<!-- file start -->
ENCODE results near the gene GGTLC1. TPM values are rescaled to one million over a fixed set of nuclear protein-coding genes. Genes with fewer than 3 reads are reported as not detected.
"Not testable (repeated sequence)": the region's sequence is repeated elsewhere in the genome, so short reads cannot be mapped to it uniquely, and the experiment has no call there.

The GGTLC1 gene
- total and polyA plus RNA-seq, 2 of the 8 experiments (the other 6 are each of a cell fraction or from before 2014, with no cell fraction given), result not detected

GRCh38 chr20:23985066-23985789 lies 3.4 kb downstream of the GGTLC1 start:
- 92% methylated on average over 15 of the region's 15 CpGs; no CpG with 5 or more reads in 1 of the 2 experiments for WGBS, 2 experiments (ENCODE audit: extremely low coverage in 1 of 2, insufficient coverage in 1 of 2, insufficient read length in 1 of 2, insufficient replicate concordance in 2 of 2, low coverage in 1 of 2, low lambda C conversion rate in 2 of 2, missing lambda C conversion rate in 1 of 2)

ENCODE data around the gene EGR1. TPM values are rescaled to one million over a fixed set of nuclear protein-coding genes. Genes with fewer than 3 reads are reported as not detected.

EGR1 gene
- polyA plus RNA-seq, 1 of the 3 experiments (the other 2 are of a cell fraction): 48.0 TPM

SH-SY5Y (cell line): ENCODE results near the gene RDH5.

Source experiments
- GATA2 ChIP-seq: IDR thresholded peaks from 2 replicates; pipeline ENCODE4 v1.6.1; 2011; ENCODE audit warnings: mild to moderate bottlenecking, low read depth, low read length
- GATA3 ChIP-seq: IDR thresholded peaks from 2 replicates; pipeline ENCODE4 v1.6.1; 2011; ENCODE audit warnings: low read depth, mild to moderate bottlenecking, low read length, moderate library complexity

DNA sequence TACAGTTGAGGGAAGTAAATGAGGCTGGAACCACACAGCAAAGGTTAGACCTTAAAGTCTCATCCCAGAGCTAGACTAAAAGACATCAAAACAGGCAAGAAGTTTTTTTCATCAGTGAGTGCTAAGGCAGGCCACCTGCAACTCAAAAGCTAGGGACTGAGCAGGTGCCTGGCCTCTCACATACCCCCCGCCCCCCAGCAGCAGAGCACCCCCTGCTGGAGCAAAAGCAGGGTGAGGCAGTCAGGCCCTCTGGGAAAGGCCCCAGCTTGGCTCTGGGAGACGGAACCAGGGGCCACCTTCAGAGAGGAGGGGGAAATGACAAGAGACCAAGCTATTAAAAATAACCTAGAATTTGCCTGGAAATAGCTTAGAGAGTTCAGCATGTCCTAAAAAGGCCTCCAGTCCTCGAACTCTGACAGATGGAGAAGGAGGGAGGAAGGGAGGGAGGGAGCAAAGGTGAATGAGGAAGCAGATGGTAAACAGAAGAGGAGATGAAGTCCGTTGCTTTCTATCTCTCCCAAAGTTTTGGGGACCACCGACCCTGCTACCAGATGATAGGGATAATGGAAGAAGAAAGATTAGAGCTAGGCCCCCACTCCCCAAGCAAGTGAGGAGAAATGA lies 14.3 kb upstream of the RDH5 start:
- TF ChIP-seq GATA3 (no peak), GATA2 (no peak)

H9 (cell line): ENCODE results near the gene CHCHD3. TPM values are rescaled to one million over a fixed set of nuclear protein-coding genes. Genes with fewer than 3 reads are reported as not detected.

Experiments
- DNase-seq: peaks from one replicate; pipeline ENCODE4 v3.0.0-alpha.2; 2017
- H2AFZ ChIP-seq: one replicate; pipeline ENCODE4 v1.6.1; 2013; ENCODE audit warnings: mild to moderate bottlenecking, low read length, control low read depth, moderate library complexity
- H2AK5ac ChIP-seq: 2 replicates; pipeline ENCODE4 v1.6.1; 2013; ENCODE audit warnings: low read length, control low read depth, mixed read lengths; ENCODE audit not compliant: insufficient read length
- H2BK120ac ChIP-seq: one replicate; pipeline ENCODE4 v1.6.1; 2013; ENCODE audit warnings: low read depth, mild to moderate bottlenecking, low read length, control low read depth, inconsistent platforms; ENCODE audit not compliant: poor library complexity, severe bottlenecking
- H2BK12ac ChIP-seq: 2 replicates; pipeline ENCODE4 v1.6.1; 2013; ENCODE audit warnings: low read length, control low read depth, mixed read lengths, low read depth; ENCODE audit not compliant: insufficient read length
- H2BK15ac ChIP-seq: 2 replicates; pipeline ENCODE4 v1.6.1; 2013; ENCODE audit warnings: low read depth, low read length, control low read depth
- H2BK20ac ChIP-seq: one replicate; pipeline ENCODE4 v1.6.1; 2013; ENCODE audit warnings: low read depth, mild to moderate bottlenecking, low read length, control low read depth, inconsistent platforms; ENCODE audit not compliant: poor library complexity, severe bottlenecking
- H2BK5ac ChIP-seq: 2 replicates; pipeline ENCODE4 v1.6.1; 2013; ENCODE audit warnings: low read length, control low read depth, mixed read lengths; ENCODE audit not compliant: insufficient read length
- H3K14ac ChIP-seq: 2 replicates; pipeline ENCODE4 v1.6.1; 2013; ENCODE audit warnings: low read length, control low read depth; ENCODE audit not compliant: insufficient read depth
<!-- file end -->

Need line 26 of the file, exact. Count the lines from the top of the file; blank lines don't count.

- H3K14ac ChIP-seq: 2 replicates; pipeline ENCODE4 v1.6.1; 2013; ENCODE audit warnings: low read length, control low read depth; ENCODE audit not compliant: insufficient read depth